Some crit­ics say po­lit­i­cal lead­ers who have not raised chil­dren can­not have a proper un­der­stand­ing of free will, which par­ents are con­fronted with daily. They be­lieve those with­out this ex­pe­ri­ence are sus­cep­ti­ble to the idea that hu­mans are blank slates. Oth­ers pon­der whether the child­less can have a true in­vest­ment in the fu­ture. Per­rins says not hav­ing chil­dren is un­likely to af­fect pol­icy de­ci­sions. “To politi­cians, cul­ture is far more im­por­tant than pol­i­tics. They will do what the loud mi­nor­ity, or the over­all ma­jor­ity say. Pro-fam­ily poli­cies will still mat­ter be­cause there are ob­vi­ously a lot of fam­i­lies, but if there was a big tip­ping point where child­less­ness ri­valled those with chil­dren, then you would see the poli­cies shift – but only be­cause there are votes in it.

“If you don’t have chil­dren, you have a lot more time to de­vote to be­ing a politi­cian. It’s an ag­gres­sive, cut-throat, com­pet­i­tive en­vi­ron­ment. There is al­ways a price to be paid when it comes to any pro­fes­sion that de­mands huge amounts of time and en­ergy, and it’s not help­ful to pre­tend oth­er­wise.”

Aca­demic stud­ies show women lose out in pol­i­tics, whether they be moth­ers or child-free. Fam­ily obli­ga­tions con­strain the po­lit­i­cal ca­reers of moth­ers, but not fa­thers. Vot­ers rate child­less fe­male can­di­dates sub­stan­tially lower than child­less male ones, or par­ents. This judg­ing of women was ev­i­dent in the 1990 pres­i­den­tial elec­tion, when then Fianna Fáil min­is­ter Pádraig Flynn sneered at Mary Robin­son for hav­ing a new­found in­ter­est in her fam­ily.” Fe­male vot­ers re­sponded by putting her into Áras an Uachtaráin.

But why are so many of us choos­ing not to have chil­dren?

Chang­ing per­cep­tions

Psy­chother­a­pist Stella O’Mal­ley says it is about chang­ing per­cep­tions of life hap­pi­ness. “The very suc­cess­ful are view­ing par­ent­ing as one choice of a multi-choiced life, so they might want to travel, have a great ca­reer and then want chil­dren. They time it, or put it off, and some might get hit by in­fer­til­ity as a re­sult.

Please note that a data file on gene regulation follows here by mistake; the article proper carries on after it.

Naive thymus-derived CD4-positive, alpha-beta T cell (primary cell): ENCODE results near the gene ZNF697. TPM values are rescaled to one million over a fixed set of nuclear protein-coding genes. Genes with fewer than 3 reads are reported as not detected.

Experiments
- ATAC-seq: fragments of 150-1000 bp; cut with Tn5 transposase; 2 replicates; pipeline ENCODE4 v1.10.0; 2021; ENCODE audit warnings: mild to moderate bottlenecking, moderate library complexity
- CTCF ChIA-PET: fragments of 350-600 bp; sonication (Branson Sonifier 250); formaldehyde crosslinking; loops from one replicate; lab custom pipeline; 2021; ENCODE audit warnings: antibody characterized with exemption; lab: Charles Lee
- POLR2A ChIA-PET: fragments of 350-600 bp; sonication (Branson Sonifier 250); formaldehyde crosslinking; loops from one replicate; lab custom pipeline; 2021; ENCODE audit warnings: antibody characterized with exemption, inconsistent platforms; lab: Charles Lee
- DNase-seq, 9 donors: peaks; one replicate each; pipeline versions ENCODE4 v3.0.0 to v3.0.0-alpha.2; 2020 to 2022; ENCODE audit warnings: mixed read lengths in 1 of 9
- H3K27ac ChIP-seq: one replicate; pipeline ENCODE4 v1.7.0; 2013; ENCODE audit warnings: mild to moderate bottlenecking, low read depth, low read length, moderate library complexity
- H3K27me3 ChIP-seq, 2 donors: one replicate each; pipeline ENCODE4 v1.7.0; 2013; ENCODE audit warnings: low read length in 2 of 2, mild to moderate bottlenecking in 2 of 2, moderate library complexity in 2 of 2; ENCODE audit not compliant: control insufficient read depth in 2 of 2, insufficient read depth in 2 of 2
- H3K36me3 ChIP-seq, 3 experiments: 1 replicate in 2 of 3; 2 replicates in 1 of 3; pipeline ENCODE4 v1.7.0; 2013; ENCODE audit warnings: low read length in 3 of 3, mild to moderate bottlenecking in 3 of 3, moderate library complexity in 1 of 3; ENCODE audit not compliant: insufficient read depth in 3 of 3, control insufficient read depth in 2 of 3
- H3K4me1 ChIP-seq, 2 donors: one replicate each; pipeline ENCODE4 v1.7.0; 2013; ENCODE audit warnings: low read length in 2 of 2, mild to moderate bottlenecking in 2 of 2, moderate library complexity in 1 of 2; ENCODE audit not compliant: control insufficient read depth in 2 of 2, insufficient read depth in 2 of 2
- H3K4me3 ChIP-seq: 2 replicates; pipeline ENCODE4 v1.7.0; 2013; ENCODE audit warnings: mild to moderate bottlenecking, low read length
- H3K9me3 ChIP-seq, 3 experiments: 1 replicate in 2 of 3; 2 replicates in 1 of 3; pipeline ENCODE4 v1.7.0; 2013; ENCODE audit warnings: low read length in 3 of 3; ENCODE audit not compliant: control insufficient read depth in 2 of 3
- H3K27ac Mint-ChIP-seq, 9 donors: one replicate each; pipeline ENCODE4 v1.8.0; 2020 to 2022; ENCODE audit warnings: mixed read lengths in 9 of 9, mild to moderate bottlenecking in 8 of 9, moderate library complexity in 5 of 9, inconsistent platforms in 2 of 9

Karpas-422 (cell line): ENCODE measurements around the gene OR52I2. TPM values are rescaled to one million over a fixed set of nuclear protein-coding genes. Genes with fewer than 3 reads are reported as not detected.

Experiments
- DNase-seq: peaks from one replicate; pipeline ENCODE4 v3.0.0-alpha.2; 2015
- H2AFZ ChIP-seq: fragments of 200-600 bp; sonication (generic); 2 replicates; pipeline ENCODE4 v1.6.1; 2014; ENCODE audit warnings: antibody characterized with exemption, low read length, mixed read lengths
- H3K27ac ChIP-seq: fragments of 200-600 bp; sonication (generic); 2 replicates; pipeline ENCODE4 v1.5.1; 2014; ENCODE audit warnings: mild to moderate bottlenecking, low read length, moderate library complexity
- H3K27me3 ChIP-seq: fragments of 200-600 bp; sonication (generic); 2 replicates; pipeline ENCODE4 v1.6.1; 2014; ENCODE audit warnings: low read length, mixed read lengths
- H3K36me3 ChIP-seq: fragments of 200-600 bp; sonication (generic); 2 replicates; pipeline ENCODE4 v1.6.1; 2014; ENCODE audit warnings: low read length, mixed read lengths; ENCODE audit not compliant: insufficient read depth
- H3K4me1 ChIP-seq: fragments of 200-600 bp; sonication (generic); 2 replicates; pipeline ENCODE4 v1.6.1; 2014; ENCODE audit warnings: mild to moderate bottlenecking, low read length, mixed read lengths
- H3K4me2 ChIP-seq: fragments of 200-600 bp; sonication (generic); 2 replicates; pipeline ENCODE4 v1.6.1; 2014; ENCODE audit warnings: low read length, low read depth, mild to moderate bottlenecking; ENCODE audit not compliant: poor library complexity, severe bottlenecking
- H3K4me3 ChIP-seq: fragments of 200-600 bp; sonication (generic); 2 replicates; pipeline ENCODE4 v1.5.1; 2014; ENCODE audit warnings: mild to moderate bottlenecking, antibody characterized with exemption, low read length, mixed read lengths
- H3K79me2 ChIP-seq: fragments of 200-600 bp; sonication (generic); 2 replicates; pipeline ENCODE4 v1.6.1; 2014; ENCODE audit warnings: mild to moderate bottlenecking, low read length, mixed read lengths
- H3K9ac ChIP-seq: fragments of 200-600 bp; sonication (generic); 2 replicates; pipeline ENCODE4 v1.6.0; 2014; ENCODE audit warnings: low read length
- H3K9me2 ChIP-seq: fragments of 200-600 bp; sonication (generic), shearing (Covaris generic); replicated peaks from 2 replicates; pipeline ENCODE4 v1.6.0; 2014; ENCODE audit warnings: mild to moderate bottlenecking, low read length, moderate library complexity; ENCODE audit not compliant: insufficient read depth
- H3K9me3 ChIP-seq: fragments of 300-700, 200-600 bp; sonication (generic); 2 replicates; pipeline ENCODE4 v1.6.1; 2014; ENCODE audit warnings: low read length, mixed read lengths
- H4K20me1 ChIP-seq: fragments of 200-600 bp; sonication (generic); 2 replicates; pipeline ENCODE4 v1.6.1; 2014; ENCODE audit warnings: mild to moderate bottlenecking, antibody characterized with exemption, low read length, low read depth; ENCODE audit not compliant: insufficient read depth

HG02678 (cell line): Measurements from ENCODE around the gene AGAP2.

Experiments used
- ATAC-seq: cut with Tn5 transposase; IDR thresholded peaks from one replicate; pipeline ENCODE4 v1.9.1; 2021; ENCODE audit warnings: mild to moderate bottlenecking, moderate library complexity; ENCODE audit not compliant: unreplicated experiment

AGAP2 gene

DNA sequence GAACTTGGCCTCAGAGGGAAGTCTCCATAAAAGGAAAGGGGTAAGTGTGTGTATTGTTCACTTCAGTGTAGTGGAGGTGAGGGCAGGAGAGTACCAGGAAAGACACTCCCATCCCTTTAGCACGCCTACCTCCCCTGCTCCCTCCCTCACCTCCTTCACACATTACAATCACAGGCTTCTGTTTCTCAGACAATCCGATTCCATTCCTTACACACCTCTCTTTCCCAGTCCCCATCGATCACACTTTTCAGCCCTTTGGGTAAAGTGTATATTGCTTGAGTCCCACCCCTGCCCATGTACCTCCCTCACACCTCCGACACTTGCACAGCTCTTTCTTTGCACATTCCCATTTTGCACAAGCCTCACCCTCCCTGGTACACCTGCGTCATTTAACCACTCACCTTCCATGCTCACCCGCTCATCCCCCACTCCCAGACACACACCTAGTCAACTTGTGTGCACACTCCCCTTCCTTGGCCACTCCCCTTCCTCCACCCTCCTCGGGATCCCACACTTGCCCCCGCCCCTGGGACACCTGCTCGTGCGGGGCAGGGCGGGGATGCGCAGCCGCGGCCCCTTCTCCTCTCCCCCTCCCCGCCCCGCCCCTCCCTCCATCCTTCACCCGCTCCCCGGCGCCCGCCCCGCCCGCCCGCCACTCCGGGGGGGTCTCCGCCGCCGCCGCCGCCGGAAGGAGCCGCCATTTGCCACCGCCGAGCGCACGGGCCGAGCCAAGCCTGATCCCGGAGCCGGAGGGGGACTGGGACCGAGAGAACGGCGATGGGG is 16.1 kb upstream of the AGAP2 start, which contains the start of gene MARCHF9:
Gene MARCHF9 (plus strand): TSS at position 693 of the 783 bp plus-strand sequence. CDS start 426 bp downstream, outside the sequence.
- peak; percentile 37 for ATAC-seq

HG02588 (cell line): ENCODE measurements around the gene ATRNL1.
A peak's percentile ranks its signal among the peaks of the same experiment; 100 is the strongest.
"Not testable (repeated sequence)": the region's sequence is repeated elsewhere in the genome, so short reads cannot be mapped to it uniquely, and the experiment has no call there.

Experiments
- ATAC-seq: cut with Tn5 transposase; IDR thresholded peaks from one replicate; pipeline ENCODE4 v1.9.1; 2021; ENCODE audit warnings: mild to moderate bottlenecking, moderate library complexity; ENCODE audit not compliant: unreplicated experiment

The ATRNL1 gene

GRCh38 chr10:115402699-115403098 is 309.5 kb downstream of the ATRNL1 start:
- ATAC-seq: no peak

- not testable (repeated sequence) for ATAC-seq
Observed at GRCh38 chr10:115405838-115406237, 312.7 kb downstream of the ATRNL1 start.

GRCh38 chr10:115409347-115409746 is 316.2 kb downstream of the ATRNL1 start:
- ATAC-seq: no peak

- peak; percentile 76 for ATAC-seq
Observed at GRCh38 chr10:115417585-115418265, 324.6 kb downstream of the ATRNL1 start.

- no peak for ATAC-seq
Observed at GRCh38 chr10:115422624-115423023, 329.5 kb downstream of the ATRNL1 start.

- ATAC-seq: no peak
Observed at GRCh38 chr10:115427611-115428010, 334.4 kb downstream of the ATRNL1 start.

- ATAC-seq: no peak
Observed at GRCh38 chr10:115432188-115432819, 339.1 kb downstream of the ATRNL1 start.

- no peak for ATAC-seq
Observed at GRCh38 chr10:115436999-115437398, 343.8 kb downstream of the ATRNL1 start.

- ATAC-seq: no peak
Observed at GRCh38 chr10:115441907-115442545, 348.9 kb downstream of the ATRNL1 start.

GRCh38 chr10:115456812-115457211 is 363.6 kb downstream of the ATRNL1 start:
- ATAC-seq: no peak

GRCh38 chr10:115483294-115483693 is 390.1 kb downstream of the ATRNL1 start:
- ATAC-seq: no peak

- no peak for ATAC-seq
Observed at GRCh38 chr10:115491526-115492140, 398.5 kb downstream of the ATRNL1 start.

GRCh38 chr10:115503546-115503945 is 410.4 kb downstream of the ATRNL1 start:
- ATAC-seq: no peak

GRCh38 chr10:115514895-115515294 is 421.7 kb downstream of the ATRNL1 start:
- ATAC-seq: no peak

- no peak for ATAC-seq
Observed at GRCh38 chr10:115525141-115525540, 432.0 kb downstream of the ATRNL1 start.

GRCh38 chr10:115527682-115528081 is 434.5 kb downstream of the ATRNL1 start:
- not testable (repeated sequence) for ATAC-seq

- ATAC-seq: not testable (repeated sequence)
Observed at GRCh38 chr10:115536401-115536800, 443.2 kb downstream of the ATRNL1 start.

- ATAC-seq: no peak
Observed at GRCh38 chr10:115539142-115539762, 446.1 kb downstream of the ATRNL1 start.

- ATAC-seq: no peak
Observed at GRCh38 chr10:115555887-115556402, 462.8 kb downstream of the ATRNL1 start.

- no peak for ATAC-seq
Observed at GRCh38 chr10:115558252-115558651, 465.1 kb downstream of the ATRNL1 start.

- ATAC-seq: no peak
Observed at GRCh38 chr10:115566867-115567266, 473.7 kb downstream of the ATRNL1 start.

“In pre­vi­ous times, you didn’t have such choices. And it’s a choice a lot of suc­cess­ful peo­ple might not take. Par­ent­ing is not so des­per­ately at­trac­tive when there are other ways to get ful­fil­ment. And that’s valid.”

Po­lit­i­cal ad­viser and PR spe­cial­ist Terry Prone be­lieves women still sac­ri­fice more than men for suc­cess­ful ca­reers in pol­i­tics, point­ing to re­search that shows child-free women cor­po­rately out­per­form those with fam­i­lies. Prone says it’s not al­ways a life­style choice. “One of the most suc­cess­ful women I know is child-free and dev­as­tated by that sta­tus. She and her part­ner have spent a for­tune on fer­til­ity treat­ments. She has had her choice made for her, and her com­pany is the ul­ti­mate ben­e­fi­ciary.”

Our shift towards less con­ven­tional lead­ers means we have be­come more open­minded about politi­cians, and so we have more of them with­out chil­dren, ac­cord­ing to so­ci­ol­o­gist and au­thor Tom Inglis. “The pub­lic’s con­cept of a good a leader has moved away from the stereo­typ­i­cal male fam­ily man to in­clude an ar­ray peo­ple out­side of this tra­di­tional norm,” he ex­plains.

The New Zealand premier Jacinda Ardern bucked the trend ear­lier this sum­mer when she gave birth to a baby girl while in of­fice. Ruth David­son, leader of the Scot­tish Con­ser­va­tive Party, re­cently an­nounced she is ex­pect­ing a baby with her Ir­ish part­ner Jen Wil­son in Oc­to­ber.

Maybe fu­ture politi­cians could take a leaf out of Mar­garet Thatcher’s book, the leader ac­knowl­edged as the first to bring par­ent­ing into pol­i­tics. She changed the po­lit­i­cal lead­er­ship ter­rain by us­ing the fam­ily to por­tray a cer­tain im­age.

Back in 1960, Thatcher was ca­pa­ble and con­fi­dent enough to do her first tele­vi­sion in­ter­view with her six-year-old twins on the arms of her chair. She also knew about balance and tim­ing, es­sen­tial skills when juggling a high-pow­ered ca­reer with kids. She had a strict rule: week­ends are for fam­ily, and when asked about her am­bi­tions early on in her ca­reer said prag­mat­i­cally: “It will have to wait un­til these two are older. I couldn’t take on any more po­lit­i­cal re­spon­si­bil­ity.”

But when the time was right, she changed his­tory by be­com­ing the first fe­male prime min­is­ter in Bri­tain – as well as the most di­vi­sive one.